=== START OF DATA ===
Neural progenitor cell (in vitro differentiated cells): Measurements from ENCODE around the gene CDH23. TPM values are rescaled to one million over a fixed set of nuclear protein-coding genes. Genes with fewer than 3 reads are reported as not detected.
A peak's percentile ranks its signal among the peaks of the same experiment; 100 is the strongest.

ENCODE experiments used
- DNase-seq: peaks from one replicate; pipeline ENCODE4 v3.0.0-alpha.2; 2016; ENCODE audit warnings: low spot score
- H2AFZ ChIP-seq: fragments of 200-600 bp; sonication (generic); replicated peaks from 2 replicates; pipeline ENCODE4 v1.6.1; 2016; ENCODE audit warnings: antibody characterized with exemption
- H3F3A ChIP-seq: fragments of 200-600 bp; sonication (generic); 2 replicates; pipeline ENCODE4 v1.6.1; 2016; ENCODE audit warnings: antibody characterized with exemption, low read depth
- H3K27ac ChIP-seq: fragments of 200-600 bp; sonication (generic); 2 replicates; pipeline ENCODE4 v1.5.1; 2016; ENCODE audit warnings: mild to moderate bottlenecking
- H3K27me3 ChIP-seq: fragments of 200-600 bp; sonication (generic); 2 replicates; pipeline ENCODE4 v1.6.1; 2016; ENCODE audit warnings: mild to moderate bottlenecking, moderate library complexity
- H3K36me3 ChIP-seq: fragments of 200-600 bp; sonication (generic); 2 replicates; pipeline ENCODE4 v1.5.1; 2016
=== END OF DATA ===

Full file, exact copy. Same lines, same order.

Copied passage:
Neural progenitor cell (in vitro differentiated cells): Measurements from ENCODE around the gene CDH23. TPM values are rescaled to one million over a fixed set of nuclear protein-coding genes. Genes with fewer than 3 reads are reported as not detected.
A peak's percentile ranks its signal among the peaks of the same experiment; 100 is the strongest.

ENCODE experiments used
- DNase-seq: peaks from one replicate; pipeline ENCODE4 v3.0.0-alpha.2; 2016; ENCODE audit warnings: low spot score
- H2AFZ ChIP-seq: fragments of 200-600 bp; sonication (generic); replicated peaks from 2 replicates; pipeline ENCODE4 v1.6.1; 2016; ENCODE audit warnings: antibody characterized with exemption
- H3F3A ChIP-seq: fragments of 200-600 bp; sonication (generic); 2 replicates; pipeline ENCODE4 v1.6.1; 2016; ENCODE audit warnings: antibody characterized with exemption, low read depth
- H3K27ac ChIP-seq: fragments of 200-600 bp; sonication (generic); 2 replicates; pipeline ENCODE4 v1.5.1; 2016; ENCODE audit warnings: mild to moderate bottlenecking
- H3K27me3 ChIP-seq: fragments of 200-600 bp; sonication (generic); 2 replicates; pipeline ENCODE4 v1.6.1; 2016; ENCODE audit warnings: mild to moderate bottlenecking, moderate library complexity
- H3K36me3 ChIP-seq: fragments of 200-600 bp; sonication (generic); 2 replicates; pipeline ENCODE4 v1.5.1; 2016